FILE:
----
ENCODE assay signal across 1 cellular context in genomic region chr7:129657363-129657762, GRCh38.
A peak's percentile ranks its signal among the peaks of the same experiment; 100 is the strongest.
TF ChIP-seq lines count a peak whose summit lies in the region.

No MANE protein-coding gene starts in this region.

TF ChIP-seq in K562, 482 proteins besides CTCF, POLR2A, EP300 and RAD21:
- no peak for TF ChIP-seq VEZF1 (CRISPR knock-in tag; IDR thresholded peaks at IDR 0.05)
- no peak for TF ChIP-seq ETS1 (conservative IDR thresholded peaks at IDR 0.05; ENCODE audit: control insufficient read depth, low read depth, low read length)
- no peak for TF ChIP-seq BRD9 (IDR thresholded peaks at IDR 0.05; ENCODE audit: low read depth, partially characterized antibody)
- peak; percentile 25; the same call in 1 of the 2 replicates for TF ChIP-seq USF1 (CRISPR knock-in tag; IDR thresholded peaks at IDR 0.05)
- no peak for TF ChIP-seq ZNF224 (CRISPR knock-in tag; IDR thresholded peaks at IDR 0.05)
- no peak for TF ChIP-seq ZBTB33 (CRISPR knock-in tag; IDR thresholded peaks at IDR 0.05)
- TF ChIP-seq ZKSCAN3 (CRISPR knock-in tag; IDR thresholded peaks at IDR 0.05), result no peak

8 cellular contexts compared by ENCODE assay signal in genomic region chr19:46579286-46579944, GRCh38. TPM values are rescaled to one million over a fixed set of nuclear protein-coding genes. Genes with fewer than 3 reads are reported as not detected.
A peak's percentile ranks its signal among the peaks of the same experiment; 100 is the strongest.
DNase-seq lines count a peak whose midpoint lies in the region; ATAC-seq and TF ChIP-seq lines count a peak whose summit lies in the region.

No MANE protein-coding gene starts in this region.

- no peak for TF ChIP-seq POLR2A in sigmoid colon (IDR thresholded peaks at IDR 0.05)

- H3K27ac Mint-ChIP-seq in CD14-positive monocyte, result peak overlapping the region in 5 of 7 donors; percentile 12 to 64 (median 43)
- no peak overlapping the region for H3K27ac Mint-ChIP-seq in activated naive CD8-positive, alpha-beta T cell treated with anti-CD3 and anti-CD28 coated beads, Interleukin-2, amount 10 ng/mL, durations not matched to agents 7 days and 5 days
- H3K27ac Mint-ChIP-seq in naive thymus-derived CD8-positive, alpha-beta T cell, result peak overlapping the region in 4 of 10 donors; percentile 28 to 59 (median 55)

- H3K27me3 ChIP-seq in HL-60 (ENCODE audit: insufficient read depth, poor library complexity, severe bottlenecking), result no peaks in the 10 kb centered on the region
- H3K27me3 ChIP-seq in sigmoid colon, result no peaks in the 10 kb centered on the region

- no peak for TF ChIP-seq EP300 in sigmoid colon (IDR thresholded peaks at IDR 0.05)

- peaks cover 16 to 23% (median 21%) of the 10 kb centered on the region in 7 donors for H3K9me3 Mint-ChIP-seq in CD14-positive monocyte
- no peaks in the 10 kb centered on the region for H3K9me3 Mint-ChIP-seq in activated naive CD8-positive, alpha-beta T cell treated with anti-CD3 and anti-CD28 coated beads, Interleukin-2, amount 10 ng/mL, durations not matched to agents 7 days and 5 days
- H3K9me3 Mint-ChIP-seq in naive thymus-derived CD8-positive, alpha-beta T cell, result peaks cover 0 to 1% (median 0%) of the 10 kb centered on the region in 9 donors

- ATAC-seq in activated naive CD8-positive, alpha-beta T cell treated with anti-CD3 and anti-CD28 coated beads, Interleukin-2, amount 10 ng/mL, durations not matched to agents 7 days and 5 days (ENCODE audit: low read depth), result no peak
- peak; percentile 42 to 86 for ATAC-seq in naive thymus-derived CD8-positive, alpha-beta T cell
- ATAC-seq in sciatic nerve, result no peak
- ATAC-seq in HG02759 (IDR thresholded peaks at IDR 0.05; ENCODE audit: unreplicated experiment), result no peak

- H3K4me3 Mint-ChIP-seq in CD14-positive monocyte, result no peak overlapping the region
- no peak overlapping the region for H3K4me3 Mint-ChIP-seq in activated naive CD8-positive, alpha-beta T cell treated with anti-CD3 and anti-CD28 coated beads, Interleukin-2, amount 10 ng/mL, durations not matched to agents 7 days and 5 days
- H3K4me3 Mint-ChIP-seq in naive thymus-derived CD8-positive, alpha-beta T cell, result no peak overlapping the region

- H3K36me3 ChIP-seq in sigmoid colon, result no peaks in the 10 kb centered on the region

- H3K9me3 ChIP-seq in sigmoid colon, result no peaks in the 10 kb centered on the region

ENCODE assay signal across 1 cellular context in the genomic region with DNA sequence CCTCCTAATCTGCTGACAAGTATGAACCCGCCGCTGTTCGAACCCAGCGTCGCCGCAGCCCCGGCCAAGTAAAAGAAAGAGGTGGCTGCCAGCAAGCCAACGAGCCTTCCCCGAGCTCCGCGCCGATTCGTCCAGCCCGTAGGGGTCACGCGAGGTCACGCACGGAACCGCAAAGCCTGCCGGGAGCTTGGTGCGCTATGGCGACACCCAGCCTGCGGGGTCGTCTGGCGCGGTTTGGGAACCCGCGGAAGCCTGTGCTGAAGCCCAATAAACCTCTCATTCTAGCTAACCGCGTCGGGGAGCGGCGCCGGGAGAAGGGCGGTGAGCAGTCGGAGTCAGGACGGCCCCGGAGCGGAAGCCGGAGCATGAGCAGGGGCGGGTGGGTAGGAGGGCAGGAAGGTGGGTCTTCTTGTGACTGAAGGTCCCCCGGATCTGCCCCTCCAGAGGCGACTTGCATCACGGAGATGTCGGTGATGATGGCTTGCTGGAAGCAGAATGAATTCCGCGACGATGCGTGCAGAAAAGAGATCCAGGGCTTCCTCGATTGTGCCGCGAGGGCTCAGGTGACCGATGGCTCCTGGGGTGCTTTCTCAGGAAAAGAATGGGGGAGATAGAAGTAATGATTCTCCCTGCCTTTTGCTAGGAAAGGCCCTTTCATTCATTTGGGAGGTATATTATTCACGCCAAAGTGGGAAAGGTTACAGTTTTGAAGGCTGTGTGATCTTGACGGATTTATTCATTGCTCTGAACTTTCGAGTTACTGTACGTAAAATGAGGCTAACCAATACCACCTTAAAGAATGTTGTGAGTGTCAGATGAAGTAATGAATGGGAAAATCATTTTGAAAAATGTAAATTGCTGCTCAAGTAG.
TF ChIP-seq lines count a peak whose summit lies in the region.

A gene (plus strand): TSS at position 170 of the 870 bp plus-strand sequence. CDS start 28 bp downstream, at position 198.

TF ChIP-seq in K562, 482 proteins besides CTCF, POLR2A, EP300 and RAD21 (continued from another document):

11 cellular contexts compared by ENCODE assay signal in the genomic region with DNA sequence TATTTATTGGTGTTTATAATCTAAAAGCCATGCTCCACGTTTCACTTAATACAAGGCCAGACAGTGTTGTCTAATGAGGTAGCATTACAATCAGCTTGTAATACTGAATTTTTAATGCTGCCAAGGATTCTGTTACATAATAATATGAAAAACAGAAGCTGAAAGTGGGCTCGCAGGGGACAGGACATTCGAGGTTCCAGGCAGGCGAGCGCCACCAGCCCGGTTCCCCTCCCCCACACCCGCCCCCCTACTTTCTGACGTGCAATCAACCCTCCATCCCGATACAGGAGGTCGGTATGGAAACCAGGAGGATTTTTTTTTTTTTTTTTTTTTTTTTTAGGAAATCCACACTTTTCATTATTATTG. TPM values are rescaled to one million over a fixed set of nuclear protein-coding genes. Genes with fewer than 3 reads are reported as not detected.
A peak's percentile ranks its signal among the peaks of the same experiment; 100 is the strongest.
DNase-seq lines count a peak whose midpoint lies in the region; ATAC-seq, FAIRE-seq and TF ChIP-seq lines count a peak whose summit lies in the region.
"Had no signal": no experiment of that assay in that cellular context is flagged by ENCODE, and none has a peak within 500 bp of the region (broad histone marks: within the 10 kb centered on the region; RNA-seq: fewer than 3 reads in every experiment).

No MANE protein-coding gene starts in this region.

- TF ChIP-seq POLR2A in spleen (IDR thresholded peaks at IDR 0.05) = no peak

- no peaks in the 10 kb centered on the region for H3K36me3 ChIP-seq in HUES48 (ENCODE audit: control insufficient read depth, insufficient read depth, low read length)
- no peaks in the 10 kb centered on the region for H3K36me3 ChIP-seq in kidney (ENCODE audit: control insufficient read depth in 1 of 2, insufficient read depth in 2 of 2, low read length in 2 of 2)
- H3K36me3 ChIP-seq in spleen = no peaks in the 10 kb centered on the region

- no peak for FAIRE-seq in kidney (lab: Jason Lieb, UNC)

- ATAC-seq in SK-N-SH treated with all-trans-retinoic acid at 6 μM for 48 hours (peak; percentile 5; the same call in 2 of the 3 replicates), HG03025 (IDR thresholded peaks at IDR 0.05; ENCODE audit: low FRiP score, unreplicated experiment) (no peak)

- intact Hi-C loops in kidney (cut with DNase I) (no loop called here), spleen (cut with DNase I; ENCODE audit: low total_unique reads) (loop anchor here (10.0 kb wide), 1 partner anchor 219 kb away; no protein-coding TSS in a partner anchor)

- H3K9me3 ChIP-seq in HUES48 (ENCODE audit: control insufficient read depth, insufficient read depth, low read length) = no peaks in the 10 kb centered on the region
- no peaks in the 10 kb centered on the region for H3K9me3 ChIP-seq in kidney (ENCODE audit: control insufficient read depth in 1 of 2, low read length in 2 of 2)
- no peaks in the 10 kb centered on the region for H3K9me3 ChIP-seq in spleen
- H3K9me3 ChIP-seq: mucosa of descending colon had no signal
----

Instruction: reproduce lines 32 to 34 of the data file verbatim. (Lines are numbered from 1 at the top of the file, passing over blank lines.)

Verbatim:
- no peak overlapping the region for H3K4me3 Mint-ChIP-seq in activated naive CD8-positive, alpha-beta T cell treated with anti-CD3 and anti-CD28 coated beads, Interleukin-2, amount 10 ng/mL, durations not matched to agents 7 days and 5 days
- H3K4me3 Mint-ChIP-seq in naive thymus-derived CD8-positive, alpha-beta T cell, result no peak overlapping the region

- H3K36me3 ChIP-seq in sigmoid colon, result no peaks in the 10 kb centered on the region